Previously, we estimated

$$ \log(\text{price})= 8.2+ 1.53 *\log(\text{carat}) + 0.33* \text{Ideal} + 0.18* \log(\text{carat})\cdot \text{Ideal} $$Those coefficients are *estimates*, not gospel. There is some uncertainty about what the "true" value should be.

```
{margin}
<img src=https://media.giphy.com/media/TIjVQiwWQFDMzjk4gU/giphy.gif width="150">
```

In [1]:

```
# load some data to practice regressions
import seaborn as sns
import numpy as np
from statsmodels.formula.api import ols as sm_ols # need this
diamonds = sns.load_dataset('diamonds')
# this alteration is not strictly necessary to practice a regression
# but we use this in livecoding
diamonds2 = (diamonds.query('carat < 2.5') # censor/remove outliers
.assign(lprice = np.log(diamonds['price'])) # log transform price
.assign(lcarat = np.log(diamonds['carat'])) # log transform carats
.assign(ideal = diamonds['cut'] == 'Ideal')
# some regression packages want you to explicitly provide
# a variable for the constant
.assign(const = 1)
)
sm_ols('lprice ~ lcarat + ideal + lcarat*ideal', data=diamonds2.query('cut in ["Fair","Ideal"]')).fit().summary()
```

Out[1]:

Thus, the resulting table (which you can see above) displays information next to each coefficient about the level of precision associated with the estimated coefficients.

Column | Meaning |
---|---|

"std err" | The standard error of the coefficient estimate |

"t" | The = $\beta$ divided by its standard error"t-stat" |

"P>t" | The is the probability that the coefficient is different than zero by random chance."p-value" |

"[0.025 0.975]" | The 95% confidence interval for the coefficient. |

```
{note}
We use these columns, particularly the "t-stat" and "p-value", to assess the probability that the coefficient is different than zero by random chance.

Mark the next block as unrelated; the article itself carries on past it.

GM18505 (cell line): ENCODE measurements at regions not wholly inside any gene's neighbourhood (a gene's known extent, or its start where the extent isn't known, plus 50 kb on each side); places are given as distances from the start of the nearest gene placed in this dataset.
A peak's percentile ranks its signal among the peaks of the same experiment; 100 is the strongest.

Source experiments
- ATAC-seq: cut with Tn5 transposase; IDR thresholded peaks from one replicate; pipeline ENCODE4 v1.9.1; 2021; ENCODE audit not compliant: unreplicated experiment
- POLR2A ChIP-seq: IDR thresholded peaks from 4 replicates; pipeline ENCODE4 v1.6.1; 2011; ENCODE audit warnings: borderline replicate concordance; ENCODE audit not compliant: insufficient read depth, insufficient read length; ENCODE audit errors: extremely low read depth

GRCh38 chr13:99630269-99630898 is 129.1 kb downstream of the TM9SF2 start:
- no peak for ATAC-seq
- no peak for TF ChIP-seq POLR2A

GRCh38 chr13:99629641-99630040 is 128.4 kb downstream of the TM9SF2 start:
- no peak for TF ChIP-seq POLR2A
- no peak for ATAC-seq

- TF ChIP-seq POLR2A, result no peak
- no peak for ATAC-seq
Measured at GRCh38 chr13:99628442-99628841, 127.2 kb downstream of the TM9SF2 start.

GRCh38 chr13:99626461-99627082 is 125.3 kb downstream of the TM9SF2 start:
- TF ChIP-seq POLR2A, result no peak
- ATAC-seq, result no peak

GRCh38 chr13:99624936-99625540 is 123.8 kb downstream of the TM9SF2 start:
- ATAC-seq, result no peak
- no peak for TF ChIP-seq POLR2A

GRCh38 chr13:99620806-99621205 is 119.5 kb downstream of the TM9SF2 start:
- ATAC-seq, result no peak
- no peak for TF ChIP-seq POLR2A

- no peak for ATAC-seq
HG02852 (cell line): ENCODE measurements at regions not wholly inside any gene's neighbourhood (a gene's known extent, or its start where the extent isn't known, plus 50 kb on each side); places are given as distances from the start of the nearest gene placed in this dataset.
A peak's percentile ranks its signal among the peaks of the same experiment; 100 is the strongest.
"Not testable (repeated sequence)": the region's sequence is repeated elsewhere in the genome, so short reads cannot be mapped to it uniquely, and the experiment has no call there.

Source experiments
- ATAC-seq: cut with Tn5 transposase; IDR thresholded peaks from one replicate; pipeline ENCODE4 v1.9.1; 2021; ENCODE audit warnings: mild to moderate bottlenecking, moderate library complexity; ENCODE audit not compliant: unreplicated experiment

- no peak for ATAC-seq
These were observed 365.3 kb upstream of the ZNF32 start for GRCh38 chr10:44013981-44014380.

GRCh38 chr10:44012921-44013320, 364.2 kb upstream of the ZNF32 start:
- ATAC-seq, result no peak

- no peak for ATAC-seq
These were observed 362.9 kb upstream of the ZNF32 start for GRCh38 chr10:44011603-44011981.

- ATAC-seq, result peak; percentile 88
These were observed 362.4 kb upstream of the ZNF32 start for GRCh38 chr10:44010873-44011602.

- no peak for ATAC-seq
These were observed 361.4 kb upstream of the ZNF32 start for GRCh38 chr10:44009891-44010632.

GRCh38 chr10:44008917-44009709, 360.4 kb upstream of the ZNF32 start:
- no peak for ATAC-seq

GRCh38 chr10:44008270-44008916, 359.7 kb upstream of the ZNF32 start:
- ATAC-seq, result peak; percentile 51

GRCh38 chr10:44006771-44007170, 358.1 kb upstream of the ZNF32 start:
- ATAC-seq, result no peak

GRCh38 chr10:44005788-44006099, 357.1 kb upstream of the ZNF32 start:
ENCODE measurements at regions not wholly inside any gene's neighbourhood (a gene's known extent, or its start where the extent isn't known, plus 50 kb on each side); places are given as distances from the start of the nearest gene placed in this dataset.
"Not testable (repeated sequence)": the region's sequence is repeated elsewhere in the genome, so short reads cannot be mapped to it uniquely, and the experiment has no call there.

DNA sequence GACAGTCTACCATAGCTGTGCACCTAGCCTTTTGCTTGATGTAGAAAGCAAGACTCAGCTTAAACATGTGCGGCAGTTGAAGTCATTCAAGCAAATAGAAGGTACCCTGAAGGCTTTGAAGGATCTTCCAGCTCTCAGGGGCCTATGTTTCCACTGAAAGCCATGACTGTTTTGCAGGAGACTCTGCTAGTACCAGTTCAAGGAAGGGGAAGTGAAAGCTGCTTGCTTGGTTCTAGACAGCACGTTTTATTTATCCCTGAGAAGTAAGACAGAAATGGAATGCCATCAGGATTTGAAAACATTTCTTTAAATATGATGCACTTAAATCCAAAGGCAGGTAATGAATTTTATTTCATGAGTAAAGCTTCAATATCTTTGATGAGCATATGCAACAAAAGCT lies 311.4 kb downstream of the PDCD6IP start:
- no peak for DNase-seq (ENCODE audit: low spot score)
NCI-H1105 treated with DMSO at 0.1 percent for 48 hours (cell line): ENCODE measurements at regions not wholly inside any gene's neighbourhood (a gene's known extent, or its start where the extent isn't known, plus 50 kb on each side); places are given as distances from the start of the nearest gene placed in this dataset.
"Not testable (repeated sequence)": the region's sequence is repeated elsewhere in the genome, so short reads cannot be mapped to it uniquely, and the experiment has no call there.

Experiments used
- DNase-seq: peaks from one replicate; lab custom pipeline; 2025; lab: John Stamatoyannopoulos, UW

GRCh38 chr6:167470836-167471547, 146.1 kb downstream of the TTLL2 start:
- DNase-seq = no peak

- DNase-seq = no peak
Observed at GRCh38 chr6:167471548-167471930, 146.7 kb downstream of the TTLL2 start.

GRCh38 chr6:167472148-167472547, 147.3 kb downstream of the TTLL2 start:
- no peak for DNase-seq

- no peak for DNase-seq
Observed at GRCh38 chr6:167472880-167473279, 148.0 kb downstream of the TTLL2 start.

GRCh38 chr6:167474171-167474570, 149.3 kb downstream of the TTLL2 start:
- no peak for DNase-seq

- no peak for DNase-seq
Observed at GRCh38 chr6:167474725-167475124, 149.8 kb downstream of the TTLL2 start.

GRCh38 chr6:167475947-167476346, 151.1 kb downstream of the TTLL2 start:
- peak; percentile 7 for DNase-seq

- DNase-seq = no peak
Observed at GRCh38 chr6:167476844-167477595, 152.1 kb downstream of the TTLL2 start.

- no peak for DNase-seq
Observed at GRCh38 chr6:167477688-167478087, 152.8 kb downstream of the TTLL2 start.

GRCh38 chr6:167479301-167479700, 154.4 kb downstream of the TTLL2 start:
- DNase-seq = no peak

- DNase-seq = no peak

- A t-stat of 1.645 corresponds to a p-value of 0.10; meaning only 10% of the time would you get that coefficient randomly
- A t-stat of 1.96 corresponds to a p-value of 0.05; this is a common "threshold" to say a "relationship is _**statistically**_ significant" and that "the relationship between X and y is not zero"
- A t-stat of 2.58 corresponds to a p-value of 0.01
```

The "classical" approach to assess whether X is related to y is to see if the t-stat on X is above 1.96. These thresholds are important and part of a sensible approach to learning from data, but...

When people say a "relationship is statistically significant", what they often mean is

CORRELATION THAT IS TRUE

(TRULY!) (VERILY!)

AND KNOWING IT ...

WILL CHANGE THE WORLD!"

Which leads me to the next section.

The focus on t-stats p-values can be dangerous. As it turns out, "p-hacking" (finding a significant relationship) is easy for a number of reasons:

- If you look at enough Xs and enough ys, you, by chance alone, can find "significant" relationships where none exist
Your data can be biased. Dewey Defeats Truman may be the most famous example

Your sample restrictions can generate bias: If you evaluate the trading strategy "buy and hold current S&P companies" for the last 50 years, you'll discover that this trading strategy was unbelievable!

- Reusing the data: If you torture the data, it will confess!

```{admonition} Torturing your data :class: warning There is a fun game in here.

The point:

- The choices you make about what variables to include or focus on can change the
*statistical*results. **And if you play with a dataset long enough, you'll find "results"... ***```

- Again:
**If you torture the data, it will confess (regardless of whether you or it wanted to)** **Motivated reasoning/cognitive dissonance/confirmation bias**: Analysis like the game above is fraught with temptations for humans. That 538 article mentions that about 2/3 of retractions are due to misconduct.- Focus on p-value
**shifts attention: Statistical signicance does not mean causation nor economic significance (i.e. large/important relationships)**

```{admonition} Tips to avoid p-hacking :class: tips

- Your focus should be on testing and evaluating a hypothesis, not "finding a result"
- Null results are fine! Famously, Edison and his teams found a lot of wire filaments that did
*not*work for a lightbulb, and this information was valuable! - "Preregister" your ideas
- The simplest version of this: Write down your data, theory, and hypothesis (it can be short!)
**BEFORE**you run your tests. - This Science article covers the reasoning and intuition for it
- This article by Brian Nosek, one of the key voices pushing for ways to improve credibility is an instant classic ```

- The simplest version of this: Write down your data, theory, and hypothesis (it can be short!)

Let me repost this figure from an earlier page. Notice how a focus on finding significant results can incentivize or subtly lead you towards several of these:

```
{image} img/data_fallacies_to_avoid.jpg
:alt: flowchart
:width: 800px
```